000 metres (9.org/wiki/Ice Pancake ice is a formation of ice generally created in areas with less calm conditions. The storm's updraft blows the hailstones to the upper part of the cloud. with sub-freezing air both above and below it. as hail formation is considerably more likely when the freezing level is below the altitude of 11.500 metres (4. about 6 cm (2. hail is actually less common in the tropics despite a much higher frequency of thunderstorms than in the mid-latitudes because the atmosphere over the tropics tends to be warmer over a much greater depth. Ice pellets are usually (but not always) smaller than hailstones. translucent balls of ice. then the droplet freezes around this "nucleus. The growth rate is maximized at about −13 °C (9 °F). and generally do not freeze into a solid mass unless mixed with freezing rain.20 in) or more. high liquid water content. This form of precipitation is also referred to as sleet by the United States National Weather Service." Experiments show that this "homogeneous" nucleation of cloud droplets only occurs at temperatures lower than −35 °C (238 K. it falls from the cloud. The World Meteorological Organization defines several kinds of ice depending on origin.36 in) in diameter Hail forms in strong thunderstorm clouds. Candle Ice is a form of Rotten Ice that develops in columns perpendicular to the surface of a lake. influence and so on. of a diameter of at least 6. large water droplets. and are lifted up again.Ice . but can occasionally be found behind a passing cold front.400 m). and freezing rain will be the result at the surface. In large hailstones. Our understanding of what particles make efficient ice nuclei is poor – what we do know is they are very rare compared to that cloud condensation nuclei on which 3 of 10 20/02/2013 11:30 AM .25 in) and GS for smaller.000 feet (3. particularly those with intense updrafts. Hail-producing clouds are often identifiable by their green coloration. An accumulation of ice pellets This causes the partial or complete melting of any snowflakes falling through the warm layer. −31 °F).5 kilograms (1. Snowflakes Main article: Snowflake Snow crystals form when tiny supercooled cloud droplets (about 10 μm in diameter) freeze. In warmer clouds an aerosol particle or "ice nucleus" must be present in (or in contact with) the droplet to act as a nucleus. size. Within METAR code. if the sub-freezing layer beneath the warm layer is too small.900 ft) and 3. where the liquid outer shell collects other smaller hailstones. Hail See also: Hail Like other precipitation. −0 °F). For this reason. The updraft dissipates and the hailstones fall down. back into the updraft. GR is used to indicate larger hail. Hail in the tropics occurs mainly at higher elevations. Entrainment of dry air into strong thunderstorms over continents can increase the frequency of hail by promoting evaporational cooling which lowers the freezing level of thunderstorm clouds giving hail a larger volume to grow in.800 ft) above the ground. they re-freeze into ice pellets. great vertical extent. A large hailstone. The hailstone then may undergo 'wet growth'. These droplets are able to remain liquid at temperatures lower than −18 °C (255 K. the free encyclopedia http://en. Hailstones can grow to 15 centimetres (6 in) and weigh more than . Ice pellets form when a layer of above-freezing air is located between 1. Ice discs are circular formations of ice surrounded by water in a river. hail is most common within continental interiors of the mid-latitudes. Once a hailstone becomes too heavy to be supported by the storm's updraft. and where a good portion of the cloud layer is below freezing 0 °C (32 °F).4 millimetres (0. hail forms in storm clouds when supercooled water droplets freeze on contact with condensation nuclei. the precipitation will not have time to re-freeze. However. The hailstone gains an ice layer and grows increasingly larger with each ascent. latent heat released by further freezing may melt the outer shell of the hailstone. such as dust or dirt. (In Commonwealth English "sleet" refers to a mixture of rain and snow). Hail has a diameter of 5 millimetres (0.wikipedia. Stones just larger than golf ball-sized are one of the most frequently reported hail sizes.Wikipedia. As they fall back into the sub-freezing layer closer to the surface. A temperature profile showing a warm layer above the ground is most likely to be found in advance of a warm front during the cold season. Accordingly. and becomes vanishingly small much below −30 °C (−22 °F) as supercooled water droplets become rare. shape. They often bounce when they hit the ground. The METAR code for ice pellets is PL.1 lb). Ice pellets See also: Ice pellets Ice pellets are a form of precipitation consisting of small. a few molecules in the droplet need to get together by chance to form an arrangement similar to that in an ice lattice. because to freeze.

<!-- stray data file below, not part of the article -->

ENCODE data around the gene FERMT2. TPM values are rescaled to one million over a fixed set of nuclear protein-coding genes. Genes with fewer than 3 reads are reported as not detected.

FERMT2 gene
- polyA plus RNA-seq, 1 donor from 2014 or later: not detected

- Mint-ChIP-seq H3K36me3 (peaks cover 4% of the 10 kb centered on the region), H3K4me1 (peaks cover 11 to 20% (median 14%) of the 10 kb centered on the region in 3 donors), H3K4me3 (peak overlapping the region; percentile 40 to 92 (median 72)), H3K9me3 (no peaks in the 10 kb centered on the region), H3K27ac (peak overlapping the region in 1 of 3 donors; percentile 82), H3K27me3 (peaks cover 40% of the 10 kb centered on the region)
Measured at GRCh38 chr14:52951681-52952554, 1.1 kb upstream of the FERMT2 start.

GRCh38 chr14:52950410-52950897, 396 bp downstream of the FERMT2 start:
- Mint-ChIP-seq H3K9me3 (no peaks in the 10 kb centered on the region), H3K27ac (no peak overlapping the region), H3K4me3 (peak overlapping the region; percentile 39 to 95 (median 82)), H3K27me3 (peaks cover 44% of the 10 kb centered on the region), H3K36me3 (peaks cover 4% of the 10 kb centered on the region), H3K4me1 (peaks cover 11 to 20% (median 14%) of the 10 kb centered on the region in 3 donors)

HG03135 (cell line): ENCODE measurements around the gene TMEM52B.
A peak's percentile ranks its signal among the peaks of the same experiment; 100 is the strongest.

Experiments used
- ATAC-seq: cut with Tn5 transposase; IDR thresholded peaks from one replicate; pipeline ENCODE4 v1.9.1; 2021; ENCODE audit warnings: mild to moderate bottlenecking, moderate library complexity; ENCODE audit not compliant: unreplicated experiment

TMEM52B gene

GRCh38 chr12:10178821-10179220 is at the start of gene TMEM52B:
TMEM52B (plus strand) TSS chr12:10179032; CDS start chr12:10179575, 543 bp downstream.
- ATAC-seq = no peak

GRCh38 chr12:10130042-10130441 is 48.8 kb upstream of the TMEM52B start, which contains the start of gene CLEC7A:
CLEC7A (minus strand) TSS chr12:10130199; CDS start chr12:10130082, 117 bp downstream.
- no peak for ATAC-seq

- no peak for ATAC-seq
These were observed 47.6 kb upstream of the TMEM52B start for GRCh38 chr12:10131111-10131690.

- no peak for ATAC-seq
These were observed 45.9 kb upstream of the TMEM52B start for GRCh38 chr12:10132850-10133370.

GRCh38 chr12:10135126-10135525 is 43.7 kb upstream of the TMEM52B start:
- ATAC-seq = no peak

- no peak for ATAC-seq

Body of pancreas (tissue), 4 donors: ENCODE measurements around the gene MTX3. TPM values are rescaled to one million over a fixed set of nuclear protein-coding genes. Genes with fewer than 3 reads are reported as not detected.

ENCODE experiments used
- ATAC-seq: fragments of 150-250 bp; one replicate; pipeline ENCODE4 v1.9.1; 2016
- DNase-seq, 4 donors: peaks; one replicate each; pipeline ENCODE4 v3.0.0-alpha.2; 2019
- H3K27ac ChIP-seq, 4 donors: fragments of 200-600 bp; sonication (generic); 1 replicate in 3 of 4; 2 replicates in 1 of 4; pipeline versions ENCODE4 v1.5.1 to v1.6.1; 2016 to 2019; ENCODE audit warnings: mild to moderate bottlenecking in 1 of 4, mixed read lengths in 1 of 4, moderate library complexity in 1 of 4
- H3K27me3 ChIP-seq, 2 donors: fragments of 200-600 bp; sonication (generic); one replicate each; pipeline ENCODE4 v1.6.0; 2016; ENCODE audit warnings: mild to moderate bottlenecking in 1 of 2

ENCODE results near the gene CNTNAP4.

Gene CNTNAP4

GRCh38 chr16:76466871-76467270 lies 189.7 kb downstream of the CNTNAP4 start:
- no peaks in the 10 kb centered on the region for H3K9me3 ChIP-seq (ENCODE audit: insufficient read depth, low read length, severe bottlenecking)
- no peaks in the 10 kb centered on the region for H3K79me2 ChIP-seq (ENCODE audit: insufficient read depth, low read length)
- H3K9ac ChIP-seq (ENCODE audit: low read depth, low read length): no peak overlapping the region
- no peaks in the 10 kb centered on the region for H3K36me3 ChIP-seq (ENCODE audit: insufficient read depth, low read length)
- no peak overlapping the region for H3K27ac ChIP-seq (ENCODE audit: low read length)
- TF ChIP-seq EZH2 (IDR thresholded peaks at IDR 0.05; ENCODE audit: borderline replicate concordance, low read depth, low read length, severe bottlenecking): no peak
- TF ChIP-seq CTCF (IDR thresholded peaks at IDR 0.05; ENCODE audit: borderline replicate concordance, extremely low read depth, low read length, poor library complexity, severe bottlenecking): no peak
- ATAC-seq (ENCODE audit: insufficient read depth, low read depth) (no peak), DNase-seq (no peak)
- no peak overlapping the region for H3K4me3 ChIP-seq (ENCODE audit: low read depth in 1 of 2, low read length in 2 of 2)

This was allegedly copied by an Englishman who had seen the same activity in China. although to what extent is unclear. and stored in specially designed. there were 426 commercial ice-making companies in the United States. A swing saw is used to get ice for the Harbin International Ice and Snow Sculpture Festival each year from the frozen surface of the Songhua River. Switzerland sent it to France. the Hungarian Parliament building used ice harvested in the winter from Lake Balaton for air conditioning. In 400 BC Iran. with a combined 4 of 10 20/02/2013 11:30 AM . the first cargo of ice was sent from New York City to Charleston. it was not unusual to have a regular ice delivery service during the summer. The droplet then grows by condensation of water vapor onto the ice surfaces. The METAR identifier for diamond dust within international hourly weather reports is IC. South Carolina in 1799. Persian engineers had already mastered the technique of storing ice in the middle of summer in the desert. and which was known to be resistant to heat transfer. India Harvesting ice on Lake Saint Clair in Michigan. using a variety of techniques.wikipedia. The ice was used to chill treats for royalty. lime. goat hair. Diamond dust See also: Diamond dust Diamond dust. c. to make ice available all year long. who became known as the “Ice King. Commercial production Ice is now produced on an industrial scale.Wikipedia.” worked on developing better insulation products for the long distance shipment of ice. Corfu. Artificial nuclei are used in cloud seeding. Many ice sculptures are made from the ice. also known as ice needles or ice crystals. 1905 B&W film of 1919 ice harvest at Pocono Manor in the Poconos Ice is still harvested for ice and snow sculpture events. and early refrigerators were known as iceboxes. especially to the tropics.Ice . Large batch ice makers can produce up to 75 tons of ice per day. This mixture was thought to be completely water impenetrable. and often contained a system of windcatchers which could easily bring temperatures inside the space down to frigid levels on summer days. this became known as the ice trade. and widely used to keep fish fresh when caught in distant waters. forms at temperatures approaching −40 °C (−40 °F) due to air with slightly higher moisture from aloft mixing with colder. naturally cooled refrigerators. desert dust and biological particles may be effective. ice harvesting had become big business. There were thriving industries in 16/17th century England whereby low lying areas along the Thames estuary were flooded during the winter. clay. composed of sand. Icehouses were used to store ice formed in the winter. Ice harvesting Main article: Ice cutting Ice has long been valued as a means of cooling. because they had a block of ice in them. concrete mixing and curing. The ice was brought in during the winters from nearby mountains in bulk amounts. This was a large underground space (up to 5000 m³) that had thick walls (at least two meters at the base) made of a special mortar called sārooj. In many cities. Ice production is a large business.org/wiki/Ice liquid droplets form. The advent of artificial refrigeration technology has since made delivery of ice obsolete. for uses including food storage and processing. and consumer or packaged ice. egg whites. and ice harvested in carts and stored interseasonally in insulated wooden houses as a provision to an icehouse often located in large country houses. the free encyclopedia http://en. Clays. and ash in specific proportions. Ice was imported into England from Norway on a considerable scale as early as 1823. and Zante. Most commercial ice makers produce three basic types of fragmentary ice: flake. The space often had access to a qanat. Frederic Tudor. Trieste sent ice to Egypt. An ice manufacturing plant in East Midnapore. surface based air. but before refrigeration was developed ice was harvested from natural sources for human use. Snowflake viewed in an optical microscope Production Ice is now mechanically produced on a large scale. Until recently. in 2002. In the United States. and by the first half of the 19th century. and Germany sometimes was supplied from Bavarian lakes. called yakhchal (meaning ice storage). tubular and plate. chemical manufacturing.